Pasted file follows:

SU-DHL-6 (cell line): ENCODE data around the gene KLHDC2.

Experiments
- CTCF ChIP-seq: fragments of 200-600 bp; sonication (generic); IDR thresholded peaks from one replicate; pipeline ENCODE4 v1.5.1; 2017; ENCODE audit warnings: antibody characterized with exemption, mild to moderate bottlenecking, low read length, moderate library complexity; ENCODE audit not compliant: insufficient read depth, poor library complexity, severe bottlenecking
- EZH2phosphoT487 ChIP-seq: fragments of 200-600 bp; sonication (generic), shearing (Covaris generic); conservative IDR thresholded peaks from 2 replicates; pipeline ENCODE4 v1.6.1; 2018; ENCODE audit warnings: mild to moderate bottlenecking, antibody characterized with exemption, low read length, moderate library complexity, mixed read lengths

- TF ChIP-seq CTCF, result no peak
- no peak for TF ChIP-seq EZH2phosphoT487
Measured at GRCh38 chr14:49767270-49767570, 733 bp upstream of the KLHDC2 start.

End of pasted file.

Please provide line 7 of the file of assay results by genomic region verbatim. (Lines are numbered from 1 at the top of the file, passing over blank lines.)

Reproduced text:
Measured at GRCh38 chr14:49767270-49767570, 733 bp upstream of the KLHDC2 start.